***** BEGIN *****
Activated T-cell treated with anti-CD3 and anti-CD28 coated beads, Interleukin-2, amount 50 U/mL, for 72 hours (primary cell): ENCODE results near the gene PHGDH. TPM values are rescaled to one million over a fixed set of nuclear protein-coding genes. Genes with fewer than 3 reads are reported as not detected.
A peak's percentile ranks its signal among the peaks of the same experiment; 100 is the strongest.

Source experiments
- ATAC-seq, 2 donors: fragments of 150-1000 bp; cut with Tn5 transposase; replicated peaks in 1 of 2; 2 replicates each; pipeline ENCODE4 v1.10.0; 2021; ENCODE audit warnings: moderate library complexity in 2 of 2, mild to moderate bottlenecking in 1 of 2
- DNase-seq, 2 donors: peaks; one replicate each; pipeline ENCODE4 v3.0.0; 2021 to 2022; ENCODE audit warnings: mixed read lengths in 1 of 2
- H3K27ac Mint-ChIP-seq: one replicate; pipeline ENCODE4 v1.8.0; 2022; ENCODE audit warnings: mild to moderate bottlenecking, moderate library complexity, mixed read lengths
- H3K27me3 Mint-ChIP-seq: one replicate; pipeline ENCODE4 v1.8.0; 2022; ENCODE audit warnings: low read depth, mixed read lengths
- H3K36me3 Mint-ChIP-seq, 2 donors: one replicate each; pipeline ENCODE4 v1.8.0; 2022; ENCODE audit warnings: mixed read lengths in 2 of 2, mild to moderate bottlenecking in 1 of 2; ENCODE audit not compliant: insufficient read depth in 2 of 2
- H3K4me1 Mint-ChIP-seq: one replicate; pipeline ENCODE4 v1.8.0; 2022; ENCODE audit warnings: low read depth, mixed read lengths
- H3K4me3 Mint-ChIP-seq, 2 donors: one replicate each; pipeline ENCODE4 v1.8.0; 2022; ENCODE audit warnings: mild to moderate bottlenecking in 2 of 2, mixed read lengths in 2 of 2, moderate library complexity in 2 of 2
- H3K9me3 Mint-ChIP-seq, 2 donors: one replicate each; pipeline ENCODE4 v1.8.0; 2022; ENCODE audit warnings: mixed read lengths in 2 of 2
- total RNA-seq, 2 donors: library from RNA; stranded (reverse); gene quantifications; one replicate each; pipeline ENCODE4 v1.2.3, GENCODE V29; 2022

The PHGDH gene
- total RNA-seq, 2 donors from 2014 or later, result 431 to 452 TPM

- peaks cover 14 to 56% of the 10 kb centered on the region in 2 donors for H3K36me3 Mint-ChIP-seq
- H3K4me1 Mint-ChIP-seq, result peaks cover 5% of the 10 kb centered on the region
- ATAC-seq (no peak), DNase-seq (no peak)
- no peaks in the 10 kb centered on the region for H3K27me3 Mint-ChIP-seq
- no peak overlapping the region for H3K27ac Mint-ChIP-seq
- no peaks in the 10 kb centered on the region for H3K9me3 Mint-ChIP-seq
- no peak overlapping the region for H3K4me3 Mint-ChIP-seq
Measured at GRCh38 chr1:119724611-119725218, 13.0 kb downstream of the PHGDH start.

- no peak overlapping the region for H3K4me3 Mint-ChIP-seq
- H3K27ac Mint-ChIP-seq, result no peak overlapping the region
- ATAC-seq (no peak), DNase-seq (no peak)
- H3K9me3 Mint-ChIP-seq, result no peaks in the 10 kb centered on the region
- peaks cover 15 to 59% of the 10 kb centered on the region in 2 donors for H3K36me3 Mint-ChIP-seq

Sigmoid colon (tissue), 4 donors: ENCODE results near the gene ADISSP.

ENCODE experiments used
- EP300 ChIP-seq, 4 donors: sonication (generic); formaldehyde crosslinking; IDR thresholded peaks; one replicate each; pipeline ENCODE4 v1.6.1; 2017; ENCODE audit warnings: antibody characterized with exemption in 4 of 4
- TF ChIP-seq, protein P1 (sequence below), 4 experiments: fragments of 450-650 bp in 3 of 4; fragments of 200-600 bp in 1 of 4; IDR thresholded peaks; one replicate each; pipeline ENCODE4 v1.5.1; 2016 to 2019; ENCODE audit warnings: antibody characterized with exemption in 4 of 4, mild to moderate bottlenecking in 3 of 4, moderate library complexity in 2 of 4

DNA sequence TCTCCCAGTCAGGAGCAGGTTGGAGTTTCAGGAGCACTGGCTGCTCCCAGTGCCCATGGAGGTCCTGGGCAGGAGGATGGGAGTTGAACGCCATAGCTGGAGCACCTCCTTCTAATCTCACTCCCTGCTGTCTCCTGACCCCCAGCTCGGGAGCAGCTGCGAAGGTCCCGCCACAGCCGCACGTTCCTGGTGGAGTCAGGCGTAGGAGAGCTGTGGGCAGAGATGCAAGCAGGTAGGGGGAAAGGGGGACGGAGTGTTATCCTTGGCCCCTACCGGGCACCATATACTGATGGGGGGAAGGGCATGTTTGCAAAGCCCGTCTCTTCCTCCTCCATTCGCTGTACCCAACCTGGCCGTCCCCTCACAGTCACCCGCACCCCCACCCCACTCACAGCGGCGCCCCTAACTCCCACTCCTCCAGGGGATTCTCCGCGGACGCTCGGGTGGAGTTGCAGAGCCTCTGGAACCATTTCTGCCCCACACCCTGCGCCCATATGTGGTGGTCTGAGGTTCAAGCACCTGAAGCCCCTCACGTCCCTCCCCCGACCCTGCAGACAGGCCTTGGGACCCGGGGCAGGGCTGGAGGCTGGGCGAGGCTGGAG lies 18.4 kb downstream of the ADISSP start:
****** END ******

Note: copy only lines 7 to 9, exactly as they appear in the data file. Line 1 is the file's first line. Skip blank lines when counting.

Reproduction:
- H3K27me3 Mint-ChIP-seq: one replicate; pipeline ENCODE4 v1.8.0; 2022; ENCODE audit warnings: low read depth, mixed read lengths
- H3K36me3 Mint-ChIP-seq, 2 donors: one replicate each; pipeline ENCODE4 v1.8.0; 2022; ENCODE audit warnings: mixed read lengths in 2 of 2, mild to moderate bottlenecking in 1 of 2; ENCODE audit not compliant: insufficient read depth in 2 of 2
- H3K4me1 Mint-ChIP-seq: one replicate; pipeline ENCODE4 v1.8.0; 2022; ENCODE audit warnings: low read depth, mixed read lengths